Gang list criticized as racial profiling

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St. Paul police indicated at a meeting last week that once a person’s name gets listed on a gang database, it remains there indefinitely whether or not they are in fact a gang member. Community members made known their dissatisfaction with this and other aspects of the gang list protocol.

The community meeting was held July 28 at St. Paul’s Martin Luther King Center, where an estimated 100 residents packed the center’s multi-purpose room. Many voiced their concern about the State Pointer File, which law enforcement officers use to identify gang members.

An individual placed on the database must be at least 14 years old and must have been found guilty of a felony or gross misdemeanor. According to Commander Tina McNamara of the St. Paul Police gang unit, a “confirmed gang member” must meet at least three of 10 established criteria, including being regularly observed with known gang members, being photographed with known gang members, using gang-related hand signs, and being identified as a gang member by a reliable source.

“That’s the rules we follow,” McNamara stated.

Jeffry Martin, chair of the St. Paul NAACP’s legal redress committee, questioned the validity of the sources law officers may use, especially if the individual is wrongly placed on the gang list. This sentiment was shared by the mostly Black audience — many felt that young Black males in particular are unfairly targeted and tagged as gang members.

“I’m asking is there any procedure in place to help verify some of the information on the database,” Martin said.

“This is verified, documented by law enforcement,” responded McNamara, adding that photographs often are the primary source used for such identification. “If somebody admits that they are a gang member, that’s obvious. The tattoos are something that is not going away any time soon.”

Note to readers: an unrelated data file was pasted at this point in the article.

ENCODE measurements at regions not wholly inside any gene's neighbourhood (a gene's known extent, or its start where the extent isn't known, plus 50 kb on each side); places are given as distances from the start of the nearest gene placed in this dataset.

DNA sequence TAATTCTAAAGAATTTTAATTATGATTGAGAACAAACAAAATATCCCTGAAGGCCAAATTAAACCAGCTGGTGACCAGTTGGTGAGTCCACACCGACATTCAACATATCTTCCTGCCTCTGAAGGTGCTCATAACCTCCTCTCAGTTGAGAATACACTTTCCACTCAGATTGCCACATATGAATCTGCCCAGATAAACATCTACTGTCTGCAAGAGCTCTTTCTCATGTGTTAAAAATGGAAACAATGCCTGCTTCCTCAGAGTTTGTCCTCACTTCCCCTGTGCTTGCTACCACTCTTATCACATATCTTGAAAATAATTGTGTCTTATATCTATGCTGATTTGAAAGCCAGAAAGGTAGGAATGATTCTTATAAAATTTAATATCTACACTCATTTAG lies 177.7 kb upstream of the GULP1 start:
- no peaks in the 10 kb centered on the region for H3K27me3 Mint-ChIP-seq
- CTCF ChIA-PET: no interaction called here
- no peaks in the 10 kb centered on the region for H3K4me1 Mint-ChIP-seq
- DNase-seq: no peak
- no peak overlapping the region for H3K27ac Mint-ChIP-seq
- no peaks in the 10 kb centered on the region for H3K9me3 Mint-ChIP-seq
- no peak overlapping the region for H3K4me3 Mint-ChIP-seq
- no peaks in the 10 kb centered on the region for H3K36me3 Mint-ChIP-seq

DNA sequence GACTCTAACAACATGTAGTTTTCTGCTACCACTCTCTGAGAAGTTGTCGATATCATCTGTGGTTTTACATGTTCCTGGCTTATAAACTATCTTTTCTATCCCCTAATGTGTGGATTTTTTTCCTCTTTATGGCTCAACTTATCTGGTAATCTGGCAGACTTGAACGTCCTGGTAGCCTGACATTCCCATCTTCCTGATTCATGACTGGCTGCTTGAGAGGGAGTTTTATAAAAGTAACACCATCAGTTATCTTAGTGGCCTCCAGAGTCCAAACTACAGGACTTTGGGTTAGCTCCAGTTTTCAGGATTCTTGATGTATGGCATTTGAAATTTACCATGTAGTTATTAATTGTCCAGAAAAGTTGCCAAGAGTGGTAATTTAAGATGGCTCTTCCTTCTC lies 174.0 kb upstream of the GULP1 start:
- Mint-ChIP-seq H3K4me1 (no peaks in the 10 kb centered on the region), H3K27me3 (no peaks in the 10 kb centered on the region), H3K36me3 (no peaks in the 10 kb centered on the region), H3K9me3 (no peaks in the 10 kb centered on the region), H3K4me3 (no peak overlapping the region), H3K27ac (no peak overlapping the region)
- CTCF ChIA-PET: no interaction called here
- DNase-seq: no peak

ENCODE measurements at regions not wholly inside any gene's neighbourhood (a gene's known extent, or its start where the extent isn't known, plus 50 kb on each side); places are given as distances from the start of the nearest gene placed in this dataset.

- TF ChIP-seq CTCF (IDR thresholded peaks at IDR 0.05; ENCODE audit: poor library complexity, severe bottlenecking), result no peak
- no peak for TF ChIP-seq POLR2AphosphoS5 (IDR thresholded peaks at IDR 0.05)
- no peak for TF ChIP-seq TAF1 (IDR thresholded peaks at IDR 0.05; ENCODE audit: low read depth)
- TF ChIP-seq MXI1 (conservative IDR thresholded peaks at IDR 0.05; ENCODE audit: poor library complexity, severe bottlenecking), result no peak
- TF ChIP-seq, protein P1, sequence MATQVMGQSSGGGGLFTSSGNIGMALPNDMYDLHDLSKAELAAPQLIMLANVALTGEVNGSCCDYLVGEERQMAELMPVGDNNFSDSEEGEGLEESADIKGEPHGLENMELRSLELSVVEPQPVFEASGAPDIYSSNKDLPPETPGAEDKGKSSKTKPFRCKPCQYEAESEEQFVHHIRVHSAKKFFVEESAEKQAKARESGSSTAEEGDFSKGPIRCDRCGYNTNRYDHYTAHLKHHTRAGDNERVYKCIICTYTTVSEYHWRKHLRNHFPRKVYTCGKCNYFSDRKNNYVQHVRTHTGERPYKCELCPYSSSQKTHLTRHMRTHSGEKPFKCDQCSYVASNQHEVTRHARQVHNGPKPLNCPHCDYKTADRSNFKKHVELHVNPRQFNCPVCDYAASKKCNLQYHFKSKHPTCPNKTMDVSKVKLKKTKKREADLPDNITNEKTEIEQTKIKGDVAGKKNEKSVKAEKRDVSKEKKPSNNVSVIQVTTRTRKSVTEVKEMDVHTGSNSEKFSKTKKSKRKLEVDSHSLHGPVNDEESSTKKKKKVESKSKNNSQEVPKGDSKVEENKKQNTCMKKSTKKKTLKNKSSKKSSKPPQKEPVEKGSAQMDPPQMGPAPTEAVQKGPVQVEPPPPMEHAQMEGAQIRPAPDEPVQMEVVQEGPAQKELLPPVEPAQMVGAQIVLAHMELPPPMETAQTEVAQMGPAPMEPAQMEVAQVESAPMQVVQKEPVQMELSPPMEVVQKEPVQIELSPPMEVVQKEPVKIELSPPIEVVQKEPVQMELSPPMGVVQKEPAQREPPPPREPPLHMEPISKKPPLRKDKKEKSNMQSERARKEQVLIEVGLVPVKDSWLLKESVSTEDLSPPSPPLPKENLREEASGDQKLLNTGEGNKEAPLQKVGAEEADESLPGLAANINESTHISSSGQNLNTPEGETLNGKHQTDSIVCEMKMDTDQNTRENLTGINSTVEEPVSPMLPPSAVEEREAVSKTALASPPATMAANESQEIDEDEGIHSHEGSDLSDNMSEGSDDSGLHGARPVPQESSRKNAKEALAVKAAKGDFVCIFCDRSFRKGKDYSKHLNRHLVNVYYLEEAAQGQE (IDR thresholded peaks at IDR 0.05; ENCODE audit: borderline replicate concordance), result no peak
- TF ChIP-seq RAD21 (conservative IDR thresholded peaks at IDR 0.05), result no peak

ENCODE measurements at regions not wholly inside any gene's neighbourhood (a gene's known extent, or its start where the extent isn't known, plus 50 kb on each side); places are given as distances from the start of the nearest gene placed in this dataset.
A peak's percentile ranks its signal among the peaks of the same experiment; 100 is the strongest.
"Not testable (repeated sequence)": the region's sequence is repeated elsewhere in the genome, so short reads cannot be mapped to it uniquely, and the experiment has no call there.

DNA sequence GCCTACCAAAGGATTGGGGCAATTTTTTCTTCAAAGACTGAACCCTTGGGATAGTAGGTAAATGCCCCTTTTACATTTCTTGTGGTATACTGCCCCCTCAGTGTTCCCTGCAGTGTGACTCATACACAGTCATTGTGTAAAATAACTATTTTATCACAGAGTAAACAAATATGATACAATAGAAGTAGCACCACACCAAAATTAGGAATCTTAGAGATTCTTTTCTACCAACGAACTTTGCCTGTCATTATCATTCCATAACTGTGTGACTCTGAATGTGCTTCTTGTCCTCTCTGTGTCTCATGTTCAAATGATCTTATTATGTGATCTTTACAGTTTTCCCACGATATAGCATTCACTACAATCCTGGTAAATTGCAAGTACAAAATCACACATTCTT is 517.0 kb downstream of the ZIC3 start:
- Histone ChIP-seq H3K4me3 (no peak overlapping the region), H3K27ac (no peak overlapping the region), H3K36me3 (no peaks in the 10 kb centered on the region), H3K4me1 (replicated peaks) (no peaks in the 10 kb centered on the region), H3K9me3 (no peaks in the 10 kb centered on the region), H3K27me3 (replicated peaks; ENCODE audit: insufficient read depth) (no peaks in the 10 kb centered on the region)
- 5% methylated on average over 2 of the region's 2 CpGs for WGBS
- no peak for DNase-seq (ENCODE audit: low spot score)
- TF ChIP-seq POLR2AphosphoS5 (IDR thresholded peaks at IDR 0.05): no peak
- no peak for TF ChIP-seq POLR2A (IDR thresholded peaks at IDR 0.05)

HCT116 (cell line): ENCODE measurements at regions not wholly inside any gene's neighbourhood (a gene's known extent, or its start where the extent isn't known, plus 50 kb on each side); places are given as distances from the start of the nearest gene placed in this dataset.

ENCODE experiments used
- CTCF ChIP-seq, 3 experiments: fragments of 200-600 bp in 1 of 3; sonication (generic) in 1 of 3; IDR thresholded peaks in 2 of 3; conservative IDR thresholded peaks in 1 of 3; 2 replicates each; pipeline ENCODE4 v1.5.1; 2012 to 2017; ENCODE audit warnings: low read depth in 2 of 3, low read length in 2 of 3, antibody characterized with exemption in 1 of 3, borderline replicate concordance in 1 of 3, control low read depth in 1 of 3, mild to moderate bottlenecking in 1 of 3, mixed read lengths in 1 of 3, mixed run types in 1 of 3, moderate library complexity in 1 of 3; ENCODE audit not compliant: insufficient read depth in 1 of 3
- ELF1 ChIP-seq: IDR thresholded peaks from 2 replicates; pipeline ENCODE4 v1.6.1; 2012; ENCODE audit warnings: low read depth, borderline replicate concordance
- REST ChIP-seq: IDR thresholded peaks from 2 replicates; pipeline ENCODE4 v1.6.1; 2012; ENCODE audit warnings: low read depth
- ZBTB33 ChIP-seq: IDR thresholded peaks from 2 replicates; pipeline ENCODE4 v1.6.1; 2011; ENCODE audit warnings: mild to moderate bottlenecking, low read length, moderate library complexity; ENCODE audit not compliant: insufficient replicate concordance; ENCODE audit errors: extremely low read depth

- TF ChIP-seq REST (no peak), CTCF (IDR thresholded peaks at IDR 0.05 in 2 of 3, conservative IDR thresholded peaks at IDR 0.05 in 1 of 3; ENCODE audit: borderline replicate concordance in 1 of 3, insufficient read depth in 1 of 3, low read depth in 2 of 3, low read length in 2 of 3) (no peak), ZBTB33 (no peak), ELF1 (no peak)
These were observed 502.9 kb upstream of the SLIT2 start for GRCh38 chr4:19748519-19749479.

The St. Paul NAACP was among several local organizations sponsoring last week’s community meeting, which included McNamara and St. Paul Deputy Police Chief Nancy Di Perna, along with St. Paul City Attorney John Cho, Ramsey County Prosecution Division Director Philip Carruthers, and Ramsey County District Court Judge Gary Bastian as expert panelists.

Carruthers told the audience that it is not against the law to be in a gang.

“When we are talking about a gang, we are talking about a criminal gang,” he noted. “We won’t bring a charge unless we can prove the person is guilty beyond a reasonable doubt.”

University of St. Thomas Law Professor Nekima Levy-Pounds told the panel that she believes “subversive measures” are used to identify gang members, calling this another form of racial profiling. “A lot of the criteria that have been stated are actually subjective,” she pointed out.

“Someone who outwardly looks as though they are [in a gang] to the police…may not be involved in gang membership,” Levy-Pounds said. “I think that gets to the heart of what the community is asking here: How can you get your name off the list if you are not a gang member?”